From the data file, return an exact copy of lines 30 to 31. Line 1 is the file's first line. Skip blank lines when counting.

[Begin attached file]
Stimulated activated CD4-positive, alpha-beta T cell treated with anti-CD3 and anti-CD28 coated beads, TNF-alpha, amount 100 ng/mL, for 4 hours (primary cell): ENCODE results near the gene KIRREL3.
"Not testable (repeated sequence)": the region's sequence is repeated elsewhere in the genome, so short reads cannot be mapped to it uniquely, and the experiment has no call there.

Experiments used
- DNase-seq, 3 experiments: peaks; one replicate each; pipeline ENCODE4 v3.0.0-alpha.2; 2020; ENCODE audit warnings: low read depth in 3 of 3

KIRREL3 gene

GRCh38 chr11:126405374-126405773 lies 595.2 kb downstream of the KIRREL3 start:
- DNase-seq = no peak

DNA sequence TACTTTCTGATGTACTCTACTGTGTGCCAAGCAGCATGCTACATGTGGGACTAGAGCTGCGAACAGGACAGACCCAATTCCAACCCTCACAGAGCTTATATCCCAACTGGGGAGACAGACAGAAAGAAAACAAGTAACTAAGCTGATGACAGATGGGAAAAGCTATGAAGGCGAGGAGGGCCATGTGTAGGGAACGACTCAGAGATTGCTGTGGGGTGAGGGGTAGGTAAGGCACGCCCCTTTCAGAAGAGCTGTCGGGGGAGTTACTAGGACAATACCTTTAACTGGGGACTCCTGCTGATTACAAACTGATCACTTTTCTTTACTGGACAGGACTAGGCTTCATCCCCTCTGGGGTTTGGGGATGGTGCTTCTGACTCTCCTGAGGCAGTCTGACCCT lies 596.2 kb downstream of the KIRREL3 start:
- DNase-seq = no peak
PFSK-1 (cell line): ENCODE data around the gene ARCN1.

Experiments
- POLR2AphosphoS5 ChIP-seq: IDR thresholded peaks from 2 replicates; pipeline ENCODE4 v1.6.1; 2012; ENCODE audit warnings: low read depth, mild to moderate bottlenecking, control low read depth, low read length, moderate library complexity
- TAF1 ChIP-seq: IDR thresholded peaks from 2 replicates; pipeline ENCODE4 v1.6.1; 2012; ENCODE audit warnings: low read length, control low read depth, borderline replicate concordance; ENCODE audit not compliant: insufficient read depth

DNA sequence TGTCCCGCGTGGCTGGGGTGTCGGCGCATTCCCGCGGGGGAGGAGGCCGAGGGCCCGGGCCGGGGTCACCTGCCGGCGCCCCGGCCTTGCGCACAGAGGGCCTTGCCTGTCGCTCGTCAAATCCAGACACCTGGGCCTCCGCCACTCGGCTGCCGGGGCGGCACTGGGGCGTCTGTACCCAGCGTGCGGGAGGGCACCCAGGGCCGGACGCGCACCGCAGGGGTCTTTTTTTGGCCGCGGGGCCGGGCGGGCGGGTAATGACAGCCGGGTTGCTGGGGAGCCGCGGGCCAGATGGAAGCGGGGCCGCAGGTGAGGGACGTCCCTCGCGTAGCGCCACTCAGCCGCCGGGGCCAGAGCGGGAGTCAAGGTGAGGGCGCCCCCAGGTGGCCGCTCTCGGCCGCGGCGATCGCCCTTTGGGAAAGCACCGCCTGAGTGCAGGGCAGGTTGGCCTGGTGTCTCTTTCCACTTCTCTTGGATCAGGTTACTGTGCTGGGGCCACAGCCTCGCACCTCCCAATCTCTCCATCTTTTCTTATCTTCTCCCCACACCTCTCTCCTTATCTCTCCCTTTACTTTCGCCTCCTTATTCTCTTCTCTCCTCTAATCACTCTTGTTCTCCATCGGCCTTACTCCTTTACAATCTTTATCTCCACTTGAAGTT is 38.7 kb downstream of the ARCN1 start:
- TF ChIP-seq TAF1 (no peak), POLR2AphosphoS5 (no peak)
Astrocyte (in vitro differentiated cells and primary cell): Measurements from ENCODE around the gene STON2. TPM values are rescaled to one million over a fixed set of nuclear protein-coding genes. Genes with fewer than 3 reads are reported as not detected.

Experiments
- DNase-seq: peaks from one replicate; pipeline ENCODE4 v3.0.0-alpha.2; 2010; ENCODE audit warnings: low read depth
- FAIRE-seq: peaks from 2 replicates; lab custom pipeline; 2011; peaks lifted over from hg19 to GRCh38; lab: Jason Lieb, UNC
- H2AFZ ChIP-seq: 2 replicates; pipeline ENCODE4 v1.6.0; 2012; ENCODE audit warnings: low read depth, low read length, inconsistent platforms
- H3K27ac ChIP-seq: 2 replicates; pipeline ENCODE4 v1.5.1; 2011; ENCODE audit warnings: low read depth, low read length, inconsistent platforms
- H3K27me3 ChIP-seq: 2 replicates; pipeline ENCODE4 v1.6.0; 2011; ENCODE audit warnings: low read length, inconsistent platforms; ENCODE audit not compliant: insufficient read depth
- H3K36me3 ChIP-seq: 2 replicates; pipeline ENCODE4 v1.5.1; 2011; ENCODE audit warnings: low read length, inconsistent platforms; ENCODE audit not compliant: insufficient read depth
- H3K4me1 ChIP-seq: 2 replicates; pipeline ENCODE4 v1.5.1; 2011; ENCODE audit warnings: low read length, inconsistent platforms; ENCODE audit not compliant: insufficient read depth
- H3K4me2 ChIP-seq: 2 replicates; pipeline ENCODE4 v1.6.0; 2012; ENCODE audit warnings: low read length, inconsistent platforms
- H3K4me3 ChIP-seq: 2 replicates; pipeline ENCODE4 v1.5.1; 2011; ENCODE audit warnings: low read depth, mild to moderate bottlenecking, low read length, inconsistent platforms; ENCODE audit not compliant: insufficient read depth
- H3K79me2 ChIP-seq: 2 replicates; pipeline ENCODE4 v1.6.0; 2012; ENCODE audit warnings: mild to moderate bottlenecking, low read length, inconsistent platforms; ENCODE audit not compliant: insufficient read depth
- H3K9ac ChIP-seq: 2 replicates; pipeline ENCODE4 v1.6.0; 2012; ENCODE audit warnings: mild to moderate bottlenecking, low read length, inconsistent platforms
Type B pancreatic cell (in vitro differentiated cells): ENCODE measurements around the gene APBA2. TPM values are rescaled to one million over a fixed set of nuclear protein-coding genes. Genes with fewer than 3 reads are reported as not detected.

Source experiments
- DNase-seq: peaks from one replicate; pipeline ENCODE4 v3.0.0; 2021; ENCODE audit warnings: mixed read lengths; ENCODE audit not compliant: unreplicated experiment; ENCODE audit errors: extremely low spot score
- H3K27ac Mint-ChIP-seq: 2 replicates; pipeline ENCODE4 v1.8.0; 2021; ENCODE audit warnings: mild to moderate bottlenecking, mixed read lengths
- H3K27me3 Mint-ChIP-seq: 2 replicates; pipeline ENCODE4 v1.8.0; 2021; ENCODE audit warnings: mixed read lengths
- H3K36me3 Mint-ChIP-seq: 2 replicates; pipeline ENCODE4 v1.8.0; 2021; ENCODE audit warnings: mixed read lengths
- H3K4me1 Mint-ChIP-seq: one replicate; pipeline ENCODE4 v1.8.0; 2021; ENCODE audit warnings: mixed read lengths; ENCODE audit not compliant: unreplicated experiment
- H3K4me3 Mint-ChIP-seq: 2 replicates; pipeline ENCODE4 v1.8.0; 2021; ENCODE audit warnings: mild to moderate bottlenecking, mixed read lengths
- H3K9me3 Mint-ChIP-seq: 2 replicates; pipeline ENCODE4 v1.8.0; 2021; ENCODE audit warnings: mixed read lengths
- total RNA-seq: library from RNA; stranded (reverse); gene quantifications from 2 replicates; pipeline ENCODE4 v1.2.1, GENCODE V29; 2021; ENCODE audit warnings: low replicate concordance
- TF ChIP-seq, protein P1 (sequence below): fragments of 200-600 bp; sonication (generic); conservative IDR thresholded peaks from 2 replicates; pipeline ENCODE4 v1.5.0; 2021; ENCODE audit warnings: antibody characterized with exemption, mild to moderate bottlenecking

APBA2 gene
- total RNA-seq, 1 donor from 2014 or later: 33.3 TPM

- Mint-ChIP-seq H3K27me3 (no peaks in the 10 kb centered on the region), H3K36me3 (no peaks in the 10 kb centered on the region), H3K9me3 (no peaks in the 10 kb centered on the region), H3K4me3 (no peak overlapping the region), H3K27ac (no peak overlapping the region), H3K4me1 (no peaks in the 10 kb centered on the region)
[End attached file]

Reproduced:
Source experiments
- DNase-seq: peaks from one replicate; pipeline ENCODE4 v3.0.0; 2021; ENCODE audit warnings: mixed read lengths; ENCODE audit not compliant: unreplicated experiment; ENCODE audit errors: extremely low spot score